Posting

On the issue of having "near fatal stroke" (laugh) when managing a stack of more than 7, our concern is whether it works correctly and doesn't interrupt live traffic.  I've found range commands on some 6500s slower than I would like, and lots of CLI commands on CRS-1s are also surprisingly sluggish.

On the issue of using a 4500 chassis - agreed - although "back then" you didn't have the E chassis so you were limited to 6 GB per slot.  Also, don't believe you had the option of 36 gig uplink ports on dual sups and might not have had the option of 10 gig then either.

Another reason why we chose the 3750G for closets, at the time, "free" lifetime warranty and "free" software upgrades; i.e. zero maintenance OPEX costs.  Also with the 3750Gs we could "then" legally run a whole stack full L3 on just one member's non IP base image (or two for redundancy).

But then was then and now is now - I'm not suggesting a stack would be your best option now.

Today, 4500 chassis will be less expensive than a 3750X pass some number of stacking members.  Actual number is usually between 3 to 5 stack members.  Actual value depends on actual hardware being compared. R chassis adds to cost as does 2nd sup.  Chassis also takes up more rack space.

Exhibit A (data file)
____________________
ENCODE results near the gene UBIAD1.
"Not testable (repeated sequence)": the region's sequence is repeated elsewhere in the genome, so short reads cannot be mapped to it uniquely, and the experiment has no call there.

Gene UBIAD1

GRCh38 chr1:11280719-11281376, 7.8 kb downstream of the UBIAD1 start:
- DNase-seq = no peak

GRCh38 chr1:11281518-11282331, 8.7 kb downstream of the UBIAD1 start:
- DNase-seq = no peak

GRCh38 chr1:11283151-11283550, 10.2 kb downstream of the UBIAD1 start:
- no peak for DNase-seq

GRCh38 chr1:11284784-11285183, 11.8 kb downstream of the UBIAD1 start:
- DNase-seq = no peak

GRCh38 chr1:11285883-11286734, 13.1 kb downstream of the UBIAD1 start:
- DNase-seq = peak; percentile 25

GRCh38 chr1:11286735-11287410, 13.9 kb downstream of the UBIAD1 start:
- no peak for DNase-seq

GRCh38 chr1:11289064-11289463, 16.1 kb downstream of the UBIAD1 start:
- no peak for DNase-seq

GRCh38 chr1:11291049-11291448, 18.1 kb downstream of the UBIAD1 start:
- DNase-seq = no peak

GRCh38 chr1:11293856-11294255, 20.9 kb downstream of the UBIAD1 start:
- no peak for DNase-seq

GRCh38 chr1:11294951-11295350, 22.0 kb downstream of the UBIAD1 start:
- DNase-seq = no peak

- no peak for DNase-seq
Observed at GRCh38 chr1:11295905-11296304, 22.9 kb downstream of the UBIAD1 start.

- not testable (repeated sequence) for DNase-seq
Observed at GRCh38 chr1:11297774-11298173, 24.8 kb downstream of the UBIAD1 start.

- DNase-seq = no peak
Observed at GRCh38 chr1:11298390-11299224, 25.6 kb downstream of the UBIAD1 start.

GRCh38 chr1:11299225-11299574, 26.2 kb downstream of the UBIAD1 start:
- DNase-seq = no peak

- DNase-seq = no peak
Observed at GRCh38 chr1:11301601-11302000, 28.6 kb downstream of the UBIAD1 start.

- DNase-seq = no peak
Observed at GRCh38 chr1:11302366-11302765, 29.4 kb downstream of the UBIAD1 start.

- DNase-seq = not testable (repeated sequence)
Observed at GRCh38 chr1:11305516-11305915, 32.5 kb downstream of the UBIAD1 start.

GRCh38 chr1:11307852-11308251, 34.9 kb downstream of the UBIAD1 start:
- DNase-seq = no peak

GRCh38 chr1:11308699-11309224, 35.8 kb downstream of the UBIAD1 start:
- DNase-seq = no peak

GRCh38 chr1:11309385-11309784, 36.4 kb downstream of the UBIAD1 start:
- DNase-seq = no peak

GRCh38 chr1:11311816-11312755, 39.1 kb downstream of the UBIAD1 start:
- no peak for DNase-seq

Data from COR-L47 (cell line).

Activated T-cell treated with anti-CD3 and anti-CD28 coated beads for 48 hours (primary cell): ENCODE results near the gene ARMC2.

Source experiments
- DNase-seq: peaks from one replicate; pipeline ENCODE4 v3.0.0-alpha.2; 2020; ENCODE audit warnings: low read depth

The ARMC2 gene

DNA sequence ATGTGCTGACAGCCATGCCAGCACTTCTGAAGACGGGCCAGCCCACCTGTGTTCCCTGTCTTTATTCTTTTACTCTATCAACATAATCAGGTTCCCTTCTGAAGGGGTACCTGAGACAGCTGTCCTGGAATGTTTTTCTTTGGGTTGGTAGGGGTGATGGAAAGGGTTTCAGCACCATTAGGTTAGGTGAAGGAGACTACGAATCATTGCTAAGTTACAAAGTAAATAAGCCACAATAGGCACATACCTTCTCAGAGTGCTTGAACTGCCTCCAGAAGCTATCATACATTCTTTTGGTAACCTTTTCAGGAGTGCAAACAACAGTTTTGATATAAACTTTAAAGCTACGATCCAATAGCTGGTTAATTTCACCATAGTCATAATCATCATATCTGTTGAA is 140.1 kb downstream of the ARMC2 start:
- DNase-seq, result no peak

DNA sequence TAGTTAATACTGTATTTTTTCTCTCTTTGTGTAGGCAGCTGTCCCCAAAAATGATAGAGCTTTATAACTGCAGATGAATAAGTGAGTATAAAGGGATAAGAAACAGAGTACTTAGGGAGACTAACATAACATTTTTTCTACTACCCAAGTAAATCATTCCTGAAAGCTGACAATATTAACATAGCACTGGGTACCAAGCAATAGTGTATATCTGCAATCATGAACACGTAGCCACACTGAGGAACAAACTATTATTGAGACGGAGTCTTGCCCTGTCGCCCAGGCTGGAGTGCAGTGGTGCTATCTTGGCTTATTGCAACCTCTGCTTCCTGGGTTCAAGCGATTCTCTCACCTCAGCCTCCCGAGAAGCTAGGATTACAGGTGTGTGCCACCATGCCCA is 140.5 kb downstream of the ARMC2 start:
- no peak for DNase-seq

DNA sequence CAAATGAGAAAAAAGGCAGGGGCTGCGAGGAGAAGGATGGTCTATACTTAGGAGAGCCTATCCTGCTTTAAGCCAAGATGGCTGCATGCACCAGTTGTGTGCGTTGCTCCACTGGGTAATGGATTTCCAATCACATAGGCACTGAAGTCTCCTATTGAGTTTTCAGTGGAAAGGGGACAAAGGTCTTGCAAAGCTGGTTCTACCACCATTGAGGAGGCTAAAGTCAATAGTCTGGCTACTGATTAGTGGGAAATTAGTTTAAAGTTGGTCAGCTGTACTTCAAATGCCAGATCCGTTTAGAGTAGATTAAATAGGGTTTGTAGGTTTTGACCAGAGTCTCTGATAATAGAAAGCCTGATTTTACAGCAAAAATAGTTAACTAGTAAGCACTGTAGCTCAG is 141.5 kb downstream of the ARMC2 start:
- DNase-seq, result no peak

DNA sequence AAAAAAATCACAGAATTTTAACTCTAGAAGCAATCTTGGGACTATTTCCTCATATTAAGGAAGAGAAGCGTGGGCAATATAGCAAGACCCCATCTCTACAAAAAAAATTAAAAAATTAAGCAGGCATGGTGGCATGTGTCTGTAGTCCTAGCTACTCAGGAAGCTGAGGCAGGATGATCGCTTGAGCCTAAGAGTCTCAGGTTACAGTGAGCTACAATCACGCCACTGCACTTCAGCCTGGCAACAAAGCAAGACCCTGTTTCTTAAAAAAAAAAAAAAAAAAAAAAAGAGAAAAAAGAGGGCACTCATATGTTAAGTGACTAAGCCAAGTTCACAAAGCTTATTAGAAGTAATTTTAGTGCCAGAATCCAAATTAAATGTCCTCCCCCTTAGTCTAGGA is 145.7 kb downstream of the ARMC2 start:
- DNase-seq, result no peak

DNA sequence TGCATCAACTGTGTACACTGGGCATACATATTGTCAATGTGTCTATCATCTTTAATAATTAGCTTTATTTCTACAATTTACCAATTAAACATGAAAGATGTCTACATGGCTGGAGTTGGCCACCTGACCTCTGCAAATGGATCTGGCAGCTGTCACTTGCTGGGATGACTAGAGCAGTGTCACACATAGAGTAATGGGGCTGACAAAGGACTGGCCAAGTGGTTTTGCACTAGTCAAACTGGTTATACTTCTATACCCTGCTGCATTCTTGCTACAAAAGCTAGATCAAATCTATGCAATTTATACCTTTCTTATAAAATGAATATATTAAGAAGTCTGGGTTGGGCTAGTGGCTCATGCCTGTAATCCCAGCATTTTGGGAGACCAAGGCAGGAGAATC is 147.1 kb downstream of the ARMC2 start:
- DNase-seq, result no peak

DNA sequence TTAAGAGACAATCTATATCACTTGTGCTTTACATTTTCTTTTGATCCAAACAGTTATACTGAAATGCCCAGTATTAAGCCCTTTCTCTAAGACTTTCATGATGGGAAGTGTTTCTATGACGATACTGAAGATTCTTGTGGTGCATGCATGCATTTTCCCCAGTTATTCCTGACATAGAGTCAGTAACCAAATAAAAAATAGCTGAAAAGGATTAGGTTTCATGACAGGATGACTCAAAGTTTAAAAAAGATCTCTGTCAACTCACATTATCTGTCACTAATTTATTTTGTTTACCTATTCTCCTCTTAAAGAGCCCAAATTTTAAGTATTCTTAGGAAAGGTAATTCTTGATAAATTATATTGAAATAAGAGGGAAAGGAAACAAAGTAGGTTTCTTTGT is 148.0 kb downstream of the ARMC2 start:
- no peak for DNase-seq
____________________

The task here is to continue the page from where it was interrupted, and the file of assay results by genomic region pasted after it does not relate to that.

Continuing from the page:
So as Leo also says "Know your options."

darren.g Sun, 04/29/2012 - 21:18

leolaohoo wrote:

It's gotta be a type-o, right Darren?

Nah.  With 3750-series family, I will always stick to the magic number of five (5) 3750 in a stack regardless of the number or ports. 

Perhaps it comes under the heading of "optimistic marketing", Leo. :-)

Personally, I stick to 4 as a maximum for a stack - any stack, be it Cisco or the other mob. :-)

Cheers

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Posted April 26, 2012 at 7:29 PM